According to the law of the Old Testament, stealing from one’s dwelling (which we assume includes God’s houses of worship) and breaches of trust (i.e., trickery and deceit) are fairly punished with at least doubling the value of full restitution as a punishment. Exodus 22:7, 22:9. And that is exactly what Terminix should have to pay in an arbitration filed on behalf of the church.

Jefferson County Circuit Judge Nikki Still, in one of her last acts of distinguished service before stepping-down appointed Augusta Salem Dowd – a fine lawyer who mentored me as a law clerk and young associate at Lange, Simpson, Robinson and Somerville – as a neutral arbitrator to hear the church’s complaint.

Ms. Dowd is a partner at the well-known Birmingham-based White Arnold & Dowd. According to the web site for the firm she runs, Ms. Dowd, “…has represented both plaintiffs and defendants in a broad spectrum of cases including business, civil and complex litigation, personal injury, mass tort, class action, whistleblower and intellectual property.” White Arnold & Dowd has recovered hundreds of millions of dollars for victims of corporate greed and fraud throughout the United States over the past decade.

Terminix is defended by lawyers Dave Creagh and Dave Richards from the main office of the Hinshaw and Culbertson firm which bills itself as “national law firm with approximately 500 lawyers in 24 offices” that “treasures” representing longstanding clients like Terminix.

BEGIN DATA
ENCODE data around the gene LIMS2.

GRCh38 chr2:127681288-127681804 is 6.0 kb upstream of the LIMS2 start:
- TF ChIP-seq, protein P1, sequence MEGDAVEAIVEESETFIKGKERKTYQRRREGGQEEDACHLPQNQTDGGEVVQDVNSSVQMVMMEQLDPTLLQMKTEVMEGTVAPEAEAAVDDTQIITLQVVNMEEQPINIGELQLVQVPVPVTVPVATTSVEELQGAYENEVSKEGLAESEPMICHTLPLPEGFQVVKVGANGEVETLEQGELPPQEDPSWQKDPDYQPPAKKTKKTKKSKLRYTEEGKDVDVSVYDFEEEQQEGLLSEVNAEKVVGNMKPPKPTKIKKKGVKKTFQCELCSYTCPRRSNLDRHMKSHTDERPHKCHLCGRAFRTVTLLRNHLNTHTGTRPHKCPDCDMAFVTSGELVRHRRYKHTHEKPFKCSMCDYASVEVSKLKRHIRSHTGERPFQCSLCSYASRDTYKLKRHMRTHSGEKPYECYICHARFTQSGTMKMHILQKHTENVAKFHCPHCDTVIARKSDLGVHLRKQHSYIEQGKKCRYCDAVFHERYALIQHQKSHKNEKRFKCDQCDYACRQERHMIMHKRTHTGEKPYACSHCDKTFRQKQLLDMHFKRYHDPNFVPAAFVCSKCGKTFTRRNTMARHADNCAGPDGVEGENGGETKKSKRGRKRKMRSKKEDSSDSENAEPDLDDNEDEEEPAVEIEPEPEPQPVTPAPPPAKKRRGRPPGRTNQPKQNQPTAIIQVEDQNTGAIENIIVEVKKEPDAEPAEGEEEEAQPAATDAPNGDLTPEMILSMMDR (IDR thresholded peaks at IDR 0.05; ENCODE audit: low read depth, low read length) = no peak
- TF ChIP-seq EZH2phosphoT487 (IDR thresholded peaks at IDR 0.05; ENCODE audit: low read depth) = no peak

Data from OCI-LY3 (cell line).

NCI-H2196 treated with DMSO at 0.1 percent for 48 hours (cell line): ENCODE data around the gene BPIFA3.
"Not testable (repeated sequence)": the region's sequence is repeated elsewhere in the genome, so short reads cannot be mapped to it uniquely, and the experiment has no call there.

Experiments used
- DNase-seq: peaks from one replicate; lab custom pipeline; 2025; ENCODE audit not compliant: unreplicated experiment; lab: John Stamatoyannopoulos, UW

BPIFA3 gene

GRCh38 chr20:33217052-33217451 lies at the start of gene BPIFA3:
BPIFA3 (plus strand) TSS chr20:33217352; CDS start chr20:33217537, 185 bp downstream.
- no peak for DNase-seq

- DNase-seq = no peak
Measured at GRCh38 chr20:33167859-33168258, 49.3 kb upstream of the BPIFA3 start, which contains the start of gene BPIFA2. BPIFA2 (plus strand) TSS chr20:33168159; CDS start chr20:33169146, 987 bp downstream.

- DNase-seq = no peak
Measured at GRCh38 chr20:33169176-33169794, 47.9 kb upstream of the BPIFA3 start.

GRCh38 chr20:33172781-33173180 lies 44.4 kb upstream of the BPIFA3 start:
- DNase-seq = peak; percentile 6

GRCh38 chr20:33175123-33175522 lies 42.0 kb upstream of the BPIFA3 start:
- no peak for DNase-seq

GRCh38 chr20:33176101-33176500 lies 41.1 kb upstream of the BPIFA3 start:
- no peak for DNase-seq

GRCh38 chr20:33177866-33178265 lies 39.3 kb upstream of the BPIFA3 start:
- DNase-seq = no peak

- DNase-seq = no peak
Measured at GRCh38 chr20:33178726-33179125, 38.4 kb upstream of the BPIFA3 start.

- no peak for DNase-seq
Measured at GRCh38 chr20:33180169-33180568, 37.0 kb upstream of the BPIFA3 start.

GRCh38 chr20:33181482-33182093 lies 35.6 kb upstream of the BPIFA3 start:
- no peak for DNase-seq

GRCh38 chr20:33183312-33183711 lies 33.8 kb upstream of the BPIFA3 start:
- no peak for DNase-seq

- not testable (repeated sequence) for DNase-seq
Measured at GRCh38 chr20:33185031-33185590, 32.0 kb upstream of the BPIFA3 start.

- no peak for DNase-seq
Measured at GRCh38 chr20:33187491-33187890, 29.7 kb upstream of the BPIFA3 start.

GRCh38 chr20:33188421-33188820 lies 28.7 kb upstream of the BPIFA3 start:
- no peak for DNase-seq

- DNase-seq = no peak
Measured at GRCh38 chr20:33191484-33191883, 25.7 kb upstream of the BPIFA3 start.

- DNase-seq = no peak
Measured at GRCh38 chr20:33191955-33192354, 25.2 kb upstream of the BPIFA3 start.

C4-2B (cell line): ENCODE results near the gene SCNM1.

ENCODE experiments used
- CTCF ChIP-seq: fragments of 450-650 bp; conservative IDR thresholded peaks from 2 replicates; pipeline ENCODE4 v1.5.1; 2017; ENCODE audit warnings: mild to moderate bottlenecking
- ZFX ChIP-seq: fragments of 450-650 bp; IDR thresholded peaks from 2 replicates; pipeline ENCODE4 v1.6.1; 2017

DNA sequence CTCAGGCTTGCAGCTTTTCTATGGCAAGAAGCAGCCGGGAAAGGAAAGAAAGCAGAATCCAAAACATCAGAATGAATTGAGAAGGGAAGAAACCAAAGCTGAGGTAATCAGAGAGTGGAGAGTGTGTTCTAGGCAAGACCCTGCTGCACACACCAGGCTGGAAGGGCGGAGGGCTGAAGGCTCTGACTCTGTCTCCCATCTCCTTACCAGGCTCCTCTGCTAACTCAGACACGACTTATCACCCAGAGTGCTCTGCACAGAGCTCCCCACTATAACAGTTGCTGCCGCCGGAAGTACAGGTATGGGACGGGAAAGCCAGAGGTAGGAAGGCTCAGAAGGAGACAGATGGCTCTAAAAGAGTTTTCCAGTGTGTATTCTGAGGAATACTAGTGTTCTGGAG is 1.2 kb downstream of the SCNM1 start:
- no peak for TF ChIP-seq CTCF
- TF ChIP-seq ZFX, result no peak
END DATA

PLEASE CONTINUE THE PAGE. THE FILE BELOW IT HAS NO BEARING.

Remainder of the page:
Campbell Law PC, A Purpose Filled Practice, welcomes representation of the oppressed and defrauded in significant individual, mass action and class action cases across the continental United States. At Campbell Law, we treasure representing victims – including those who got cheated by experts they hired to protect their property and places of worship. We like to rest well at night. However, we never harbor ill will toward fine lawyers who chose to represent the wrongdoers because the justice system needs good lawyers to make sure the procedural rights of guilty are respected and that punishments are fair.

Campbell Law PC is rated “AV” and 5.0 of 5.0 by Martindale-Hubbell which the highest rating for ethics and legal ability a law firm or lawyer can achieve by this independent rating agency that relies upon peer reviews by judges and lawyers. Its Principal, Tom Campbell also appears in the 2011 edition of “Best Lawyers in America” for commercial litigation. Selection to the “Best Lawyers in America” list is based upon peer review by other attorneys and is a rare honor – especially for lawyers from small firms that represent consumers.